These days being rich isn’t what it used to be. Although the stock market and the S & P index have recently set new record highs, and real estate seems to be bouncing back, “ultra affluent” consumers aren’t spending as freely as they once did when the economy was flourishing, and safe bond yields were robust.
In 2012 consumers with annual income of $250,000 or more — people with some disposable income but not the super wealthy — spent 19 percent less than the previous year, according to data from Unity Marketing, a market research firm focusing on affluent customers.
Consumers in this income bracket are termed the “ultra affluent,” a demographic niche not to be confused with the super wealthy.
The super-wealthy with a net worth of $25 million or more are also cutting back, spending more on vacations and home renovations rather than on luxury clothing, cars and jewelry, according to the Spectrem Group, a Lake Forest, IL research firm.
Travel may be widely popular among the super wealthy because it provides an experience, and a memory which does not wear out or go out of fashion like luxury clothing.
The ultra-affluent, with substantially less disposable income than the super-wealthy, spent $96,568 on personal and household luxuries including travel in 2012, the lowest since 2007, Unity Marketing reported.
Posting the biggest decline was the $32,283 spent by ultra affluent consumers on personal luxuries, a 26 percent decline.
A previous high for spending in this category hit $167,919 in 2010, reflecting strong post-recession demand.
A group which earns yearly from $100,000 to $249,999, referred to by Unity Marketing’s President, Pam Danziger, as “Henrys” — High Earner Not Rich Yet — cut spending in 2012 by eight percent to $34,958.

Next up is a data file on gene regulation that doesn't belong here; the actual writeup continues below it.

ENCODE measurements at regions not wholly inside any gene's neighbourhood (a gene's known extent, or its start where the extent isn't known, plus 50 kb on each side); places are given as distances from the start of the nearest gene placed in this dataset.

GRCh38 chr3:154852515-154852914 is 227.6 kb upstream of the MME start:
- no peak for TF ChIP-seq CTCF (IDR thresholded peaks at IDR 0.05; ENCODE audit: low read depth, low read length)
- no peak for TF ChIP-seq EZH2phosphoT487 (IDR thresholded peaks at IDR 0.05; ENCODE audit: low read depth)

Although spending on luxury goods and services increased by five percent in all the Americas, pegged to a constant-currency basis, it was significantly lower that the 13 percent gain of 2011, according to estimates from Bain & Company.
Behind the decline, says Ms. Danziger, is a perception of the ultra affluent that they’re only middle class, and therefore spend accordingly.
“The rich have lost their exuberance,” she says. “They do not feel as wealthy. They increasingly feel that their wealth is threatened, real or not.”
As ultra affluent spending declines so do the bottom lines of up-market retailers and brands.
Among the luxury firms selling apparel and accessories feeling the pinch, according to Ms. Danziger, are: Prada, Armani, PPR SA’s Gucci, Dolce & Gabbana Srl, Hermes International SCA, and Gianni Versace Spa.
PPR, which owns Gucci, provides a telling example of declining sales. Growth of luxury sales in North America for the firm slowed to a lethargic eight percent in Q1, down from 20 percent for the previous year.
Some premium brands, as opposed to luxury brands, are enjoying vigorous growth. Michael Kors, for example, in a recent filing reported a 41 percent increase in North American comparable store sales, exceeding the previous year’s gain of 38 percent.
Theese sales numbers perhaps reflect a trend in buying which mixes high-cost and low-cost fashion, which showed up some years ago, and is now more prevalent among the Henrys and ultra affluent, says Ms. Danziger.
This growing trend has also been noted by Milton Pedraza, CEO of the Luxury Institute, a New York research firm which tracks buying habits and preferences of high net worth customers.
“[Customers] are discerning to a fault these days,” says Pedraza. They buy “high-quality yet low-cost products” so they can “splurge on the superb luxury product.”
Buying trends are cyclical, and may be of long or short duration, but eventually most of them end and are replaced by a new trend, or by a reinvigorated old trend.